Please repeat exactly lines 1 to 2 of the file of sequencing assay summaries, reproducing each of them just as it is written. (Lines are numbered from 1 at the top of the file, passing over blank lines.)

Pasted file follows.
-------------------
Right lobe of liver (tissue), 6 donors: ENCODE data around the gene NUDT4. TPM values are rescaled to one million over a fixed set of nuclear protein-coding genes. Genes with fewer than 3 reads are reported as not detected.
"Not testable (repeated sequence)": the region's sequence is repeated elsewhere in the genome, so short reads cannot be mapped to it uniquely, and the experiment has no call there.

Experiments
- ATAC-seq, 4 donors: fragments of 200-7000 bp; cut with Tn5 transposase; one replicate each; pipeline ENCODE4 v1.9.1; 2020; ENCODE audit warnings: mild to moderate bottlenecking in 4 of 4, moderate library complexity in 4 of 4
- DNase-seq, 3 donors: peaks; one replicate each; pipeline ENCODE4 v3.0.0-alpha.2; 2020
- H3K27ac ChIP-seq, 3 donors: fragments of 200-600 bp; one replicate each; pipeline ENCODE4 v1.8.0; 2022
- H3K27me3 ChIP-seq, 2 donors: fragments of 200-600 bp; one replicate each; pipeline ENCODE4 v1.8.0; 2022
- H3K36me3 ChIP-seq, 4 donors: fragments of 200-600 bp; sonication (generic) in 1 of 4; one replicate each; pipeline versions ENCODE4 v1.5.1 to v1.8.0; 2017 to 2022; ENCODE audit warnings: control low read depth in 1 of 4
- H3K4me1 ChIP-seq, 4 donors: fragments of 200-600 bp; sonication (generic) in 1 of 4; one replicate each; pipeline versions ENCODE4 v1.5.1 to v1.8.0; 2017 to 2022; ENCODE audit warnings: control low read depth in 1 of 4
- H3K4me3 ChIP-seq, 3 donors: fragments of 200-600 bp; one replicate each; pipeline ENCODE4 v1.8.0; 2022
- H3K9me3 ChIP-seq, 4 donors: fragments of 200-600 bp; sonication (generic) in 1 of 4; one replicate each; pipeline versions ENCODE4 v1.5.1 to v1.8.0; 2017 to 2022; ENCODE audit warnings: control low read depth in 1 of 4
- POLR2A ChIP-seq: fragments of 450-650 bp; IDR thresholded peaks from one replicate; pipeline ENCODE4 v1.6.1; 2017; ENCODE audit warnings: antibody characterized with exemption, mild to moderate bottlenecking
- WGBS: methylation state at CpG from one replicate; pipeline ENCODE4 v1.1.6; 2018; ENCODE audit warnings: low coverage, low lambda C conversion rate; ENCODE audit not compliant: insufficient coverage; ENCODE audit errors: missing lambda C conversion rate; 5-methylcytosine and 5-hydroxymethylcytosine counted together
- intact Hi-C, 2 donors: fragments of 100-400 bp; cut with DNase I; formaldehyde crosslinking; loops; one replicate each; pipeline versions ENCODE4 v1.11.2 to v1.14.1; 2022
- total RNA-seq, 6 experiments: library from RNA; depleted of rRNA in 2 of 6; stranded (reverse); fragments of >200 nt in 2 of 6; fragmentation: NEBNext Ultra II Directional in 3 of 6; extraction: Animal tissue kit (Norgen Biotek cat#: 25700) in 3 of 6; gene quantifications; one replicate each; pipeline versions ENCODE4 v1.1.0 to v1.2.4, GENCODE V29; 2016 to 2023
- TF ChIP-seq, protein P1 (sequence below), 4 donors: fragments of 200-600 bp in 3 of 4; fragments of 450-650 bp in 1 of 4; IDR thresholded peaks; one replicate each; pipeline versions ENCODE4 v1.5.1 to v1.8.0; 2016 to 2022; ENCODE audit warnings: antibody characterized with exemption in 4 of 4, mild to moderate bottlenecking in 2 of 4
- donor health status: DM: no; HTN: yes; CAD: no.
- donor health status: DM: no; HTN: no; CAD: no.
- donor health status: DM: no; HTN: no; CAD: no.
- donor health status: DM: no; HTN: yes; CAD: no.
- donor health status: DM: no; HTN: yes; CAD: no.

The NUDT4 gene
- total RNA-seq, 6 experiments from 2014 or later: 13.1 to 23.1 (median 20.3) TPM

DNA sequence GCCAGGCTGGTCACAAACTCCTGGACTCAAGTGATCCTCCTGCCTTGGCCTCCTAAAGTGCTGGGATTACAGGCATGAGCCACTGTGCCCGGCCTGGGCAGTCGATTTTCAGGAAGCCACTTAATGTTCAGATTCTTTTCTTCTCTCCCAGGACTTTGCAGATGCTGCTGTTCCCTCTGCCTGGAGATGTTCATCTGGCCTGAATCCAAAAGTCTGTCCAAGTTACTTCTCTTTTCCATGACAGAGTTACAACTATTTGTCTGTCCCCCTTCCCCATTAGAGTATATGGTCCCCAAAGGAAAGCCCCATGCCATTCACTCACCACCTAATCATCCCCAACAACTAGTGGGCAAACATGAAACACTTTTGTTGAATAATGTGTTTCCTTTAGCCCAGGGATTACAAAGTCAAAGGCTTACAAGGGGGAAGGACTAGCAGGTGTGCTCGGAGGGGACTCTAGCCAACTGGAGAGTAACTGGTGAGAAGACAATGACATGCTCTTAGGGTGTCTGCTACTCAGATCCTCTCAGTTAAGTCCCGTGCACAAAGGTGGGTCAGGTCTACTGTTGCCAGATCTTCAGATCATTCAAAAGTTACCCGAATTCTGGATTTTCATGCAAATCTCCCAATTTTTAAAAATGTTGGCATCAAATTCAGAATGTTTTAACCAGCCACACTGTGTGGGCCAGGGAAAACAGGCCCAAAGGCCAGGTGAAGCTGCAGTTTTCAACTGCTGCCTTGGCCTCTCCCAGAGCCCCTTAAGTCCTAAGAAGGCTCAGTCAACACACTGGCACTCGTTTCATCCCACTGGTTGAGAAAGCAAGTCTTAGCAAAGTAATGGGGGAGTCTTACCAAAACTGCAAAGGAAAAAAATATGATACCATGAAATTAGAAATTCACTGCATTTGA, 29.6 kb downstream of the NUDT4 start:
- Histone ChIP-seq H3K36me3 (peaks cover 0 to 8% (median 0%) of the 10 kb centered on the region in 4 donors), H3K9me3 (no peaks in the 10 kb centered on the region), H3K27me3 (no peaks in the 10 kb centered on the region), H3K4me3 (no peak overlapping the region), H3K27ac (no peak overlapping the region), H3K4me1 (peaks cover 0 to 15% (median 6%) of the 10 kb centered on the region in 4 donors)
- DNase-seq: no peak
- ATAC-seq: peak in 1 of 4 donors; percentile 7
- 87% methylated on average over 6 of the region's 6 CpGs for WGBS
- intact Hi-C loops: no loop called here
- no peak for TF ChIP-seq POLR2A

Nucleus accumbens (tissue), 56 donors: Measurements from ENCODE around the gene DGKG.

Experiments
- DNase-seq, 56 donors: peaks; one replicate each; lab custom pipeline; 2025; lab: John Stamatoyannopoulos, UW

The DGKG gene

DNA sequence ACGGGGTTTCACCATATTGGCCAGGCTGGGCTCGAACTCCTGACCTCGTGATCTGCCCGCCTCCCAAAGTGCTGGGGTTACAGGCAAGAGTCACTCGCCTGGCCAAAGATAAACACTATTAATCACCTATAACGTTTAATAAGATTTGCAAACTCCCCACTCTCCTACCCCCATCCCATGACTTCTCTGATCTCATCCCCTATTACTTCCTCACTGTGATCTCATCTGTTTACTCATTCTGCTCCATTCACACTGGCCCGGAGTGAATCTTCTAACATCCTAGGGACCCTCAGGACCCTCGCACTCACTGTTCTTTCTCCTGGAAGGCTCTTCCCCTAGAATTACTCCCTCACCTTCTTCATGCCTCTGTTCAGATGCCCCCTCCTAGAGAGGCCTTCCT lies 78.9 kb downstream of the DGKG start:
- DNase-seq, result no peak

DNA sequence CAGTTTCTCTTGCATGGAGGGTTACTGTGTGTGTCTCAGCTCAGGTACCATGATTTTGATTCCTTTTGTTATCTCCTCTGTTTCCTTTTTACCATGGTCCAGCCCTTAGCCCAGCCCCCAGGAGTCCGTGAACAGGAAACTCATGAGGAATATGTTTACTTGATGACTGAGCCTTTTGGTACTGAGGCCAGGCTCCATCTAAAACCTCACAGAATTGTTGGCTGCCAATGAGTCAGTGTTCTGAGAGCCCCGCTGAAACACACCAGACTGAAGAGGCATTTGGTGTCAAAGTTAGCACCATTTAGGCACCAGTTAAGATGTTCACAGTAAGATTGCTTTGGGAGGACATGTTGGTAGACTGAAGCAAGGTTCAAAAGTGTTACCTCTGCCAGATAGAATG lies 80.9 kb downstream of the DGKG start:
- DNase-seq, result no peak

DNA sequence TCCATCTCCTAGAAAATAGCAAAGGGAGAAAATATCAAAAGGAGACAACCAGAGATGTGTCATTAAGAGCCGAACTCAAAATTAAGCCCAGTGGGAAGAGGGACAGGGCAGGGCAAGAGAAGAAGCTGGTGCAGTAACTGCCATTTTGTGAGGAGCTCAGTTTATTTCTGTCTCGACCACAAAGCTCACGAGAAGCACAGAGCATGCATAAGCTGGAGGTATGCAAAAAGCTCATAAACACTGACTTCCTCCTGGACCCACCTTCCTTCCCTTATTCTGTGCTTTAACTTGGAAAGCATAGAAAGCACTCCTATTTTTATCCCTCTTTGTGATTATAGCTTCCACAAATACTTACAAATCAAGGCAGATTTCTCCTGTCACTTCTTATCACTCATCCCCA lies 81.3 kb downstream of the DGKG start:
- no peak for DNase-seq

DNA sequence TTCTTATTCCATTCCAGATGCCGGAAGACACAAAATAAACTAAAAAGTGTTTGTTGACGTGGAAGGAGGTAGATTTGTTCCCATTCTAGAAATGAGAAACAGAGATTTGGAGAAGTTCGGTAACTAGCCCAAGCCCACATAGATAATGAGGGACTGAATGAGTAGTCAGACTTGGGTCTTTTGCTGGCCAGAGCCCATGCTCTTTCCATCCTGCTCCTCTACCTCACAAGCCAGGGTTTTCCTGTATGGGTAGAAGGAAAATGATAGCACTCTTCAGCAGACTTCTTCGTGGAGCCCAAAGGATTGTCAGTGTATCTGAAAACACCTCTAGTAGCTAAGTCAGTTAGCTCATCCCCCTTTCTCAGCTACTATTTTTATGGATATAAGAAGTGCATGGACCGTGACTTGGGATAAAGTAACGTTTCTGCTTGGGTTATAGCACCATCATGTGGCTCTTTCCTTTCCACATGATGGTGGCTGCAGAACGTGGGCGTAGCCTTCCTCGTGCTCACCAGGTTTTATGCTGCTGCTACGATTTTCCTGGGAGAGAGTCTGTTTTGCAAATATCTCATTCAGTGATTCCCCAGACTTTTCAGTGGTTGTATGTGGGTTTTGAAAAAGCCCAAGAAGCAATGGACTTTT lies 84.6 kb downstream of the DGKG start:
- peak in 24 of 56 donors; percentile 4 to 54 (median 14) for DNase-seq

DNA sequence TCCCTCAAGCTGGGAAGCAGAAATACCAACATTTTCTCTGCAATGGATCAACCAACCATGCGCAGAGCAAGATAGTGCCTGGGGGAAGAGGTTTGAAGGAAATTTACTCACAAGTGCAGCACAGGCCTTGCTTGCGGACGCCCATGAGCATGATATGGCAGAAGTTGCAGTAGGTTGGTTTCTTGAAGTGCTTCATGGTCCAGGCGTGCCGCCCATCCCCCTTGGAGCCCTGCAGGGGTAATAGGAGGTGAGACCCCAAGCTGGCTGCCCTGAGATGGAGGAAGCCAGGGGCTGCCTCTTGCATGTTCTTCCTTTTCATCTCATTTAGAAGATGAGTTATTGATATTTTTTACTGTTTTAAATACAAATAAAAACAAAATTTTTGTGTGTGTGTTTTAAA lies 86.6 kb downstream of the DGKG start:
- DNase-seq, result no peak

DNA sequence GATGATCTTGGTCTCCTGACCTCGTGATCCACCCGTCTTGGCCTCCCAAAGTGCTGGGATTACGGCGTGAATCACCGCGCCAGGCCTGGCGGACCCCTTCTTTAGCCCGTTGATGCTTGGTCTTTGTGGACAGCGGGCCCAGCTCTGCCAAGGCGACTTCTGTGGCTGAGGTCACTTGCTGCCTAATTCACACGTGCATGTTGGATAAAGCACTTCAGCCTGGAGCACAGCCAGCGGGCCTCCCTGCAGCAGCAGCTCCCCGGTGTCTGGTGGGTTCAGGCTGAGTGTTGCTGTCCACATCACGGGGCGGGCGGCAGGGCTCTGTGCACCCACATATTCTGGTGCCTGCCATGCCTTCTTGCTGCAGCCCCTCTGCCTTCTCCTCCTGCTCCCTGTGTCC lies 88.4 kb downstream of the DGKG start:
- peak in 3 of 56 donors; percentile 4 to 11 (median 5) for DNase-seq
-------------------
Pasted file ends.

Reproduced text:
Right lobe of liver (tissue), 6 donors: ENCODE data around the gene NUDT4. TPM values are rescaled to one million over a fixed set of nuclear protein-coding genes. Genes with fewer than 3 reads are reported as not detected.
"Not testable (repeated sequence)": the region's sequence is repeated elsewhere in the genome, so short reads cannot be mapped to it uniquely, and the experiment has no call there.